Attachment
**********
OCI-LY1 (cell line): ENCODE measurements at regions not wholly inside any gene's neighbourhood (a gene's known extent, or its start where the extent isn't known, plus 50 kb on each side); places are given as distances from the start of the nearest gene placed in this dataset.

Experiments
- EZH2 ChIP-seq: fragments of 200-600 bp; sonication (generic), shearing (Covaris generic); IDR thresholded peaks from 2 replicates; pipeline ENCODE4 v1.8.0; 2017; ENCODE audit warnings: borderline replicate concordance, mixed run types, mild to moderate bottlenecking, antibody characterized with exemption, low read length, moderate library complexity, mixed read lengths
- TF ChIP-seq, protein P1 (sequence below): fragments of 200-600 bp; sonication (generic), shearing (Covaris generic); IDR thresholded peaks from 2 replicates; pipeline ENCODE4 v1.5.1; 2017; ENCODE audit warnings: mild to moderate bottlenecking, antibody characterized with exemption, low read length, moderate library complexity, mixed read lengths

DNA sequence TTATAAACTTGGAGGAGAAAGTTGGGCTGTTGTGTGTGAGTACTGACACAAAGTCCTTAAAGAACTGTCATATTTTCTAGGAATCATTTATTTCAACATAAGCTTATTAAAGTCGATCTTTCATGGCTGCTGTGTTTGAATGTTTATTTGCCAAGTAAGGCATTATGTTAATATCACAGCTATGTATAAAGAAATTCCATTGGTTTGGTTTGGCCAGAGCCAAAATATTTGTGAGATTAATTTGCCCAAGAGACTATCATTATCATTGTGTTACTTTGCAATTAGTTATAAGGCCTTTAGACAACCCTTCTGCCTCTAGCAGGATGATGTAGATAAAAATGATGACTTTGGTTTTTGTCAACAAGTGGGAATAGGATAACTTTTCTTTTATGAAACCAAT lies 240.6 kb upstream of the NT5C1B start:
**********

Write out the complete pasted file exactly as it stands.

OCI-LY1 (cell line): ENCODE measurements at regions not wholly inside any gene's neighbourhood (a gene's known extent, or its start where the extent isn't known, plus 50 kb on each side); places are given as distances from the start of the nearest gene placed in this dataset.

Experiments
- EZH2 ChIP-seq: fragments of 200-600 bp; sonication (generic), shearing (Covaris generic); IDR thresholded peaks from 2 replicates; pipeline ENCODE4 v1.8.0; 2017; ENCODE audit warnings: borderline replicate concordance, mixed run types, mild to moderate bottlenecking, antibody characterized with exemption, low read length, moderate library complexity, mixed read lengths
- TF ChIP-seq, protein P1 (sequence below): fragments of 200-600 bp; sonication (generic), shearing (Covaris generic); IDR thresholded peaks from 2 replicates; pipeline ENCODE4 v1.5.1; 2017; ENCODE audit warnings: mild to moderate bottlenecking, antibody characterized with exemption, low read length, moderate library complexity, mixed read lengths

DNA sequence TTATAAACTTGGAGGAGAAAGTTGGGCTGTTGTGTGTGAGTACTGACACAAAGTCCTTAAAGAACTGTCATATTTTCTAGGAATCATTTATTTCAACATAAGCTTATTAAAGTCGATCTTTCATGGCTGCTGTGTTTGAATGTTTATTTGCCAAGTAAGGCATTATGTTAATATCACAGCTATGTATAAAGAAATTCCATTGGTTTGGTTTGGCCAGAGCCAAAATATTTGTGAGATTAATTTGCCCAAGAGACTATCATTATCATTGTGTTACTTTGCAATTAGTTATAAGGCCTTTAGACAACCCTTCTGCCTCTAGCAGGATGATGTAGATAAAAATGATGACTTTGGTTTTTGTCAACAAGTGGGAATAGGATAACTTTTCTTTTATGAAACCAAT lies 240.6 kb upstream of the NT5C1B start: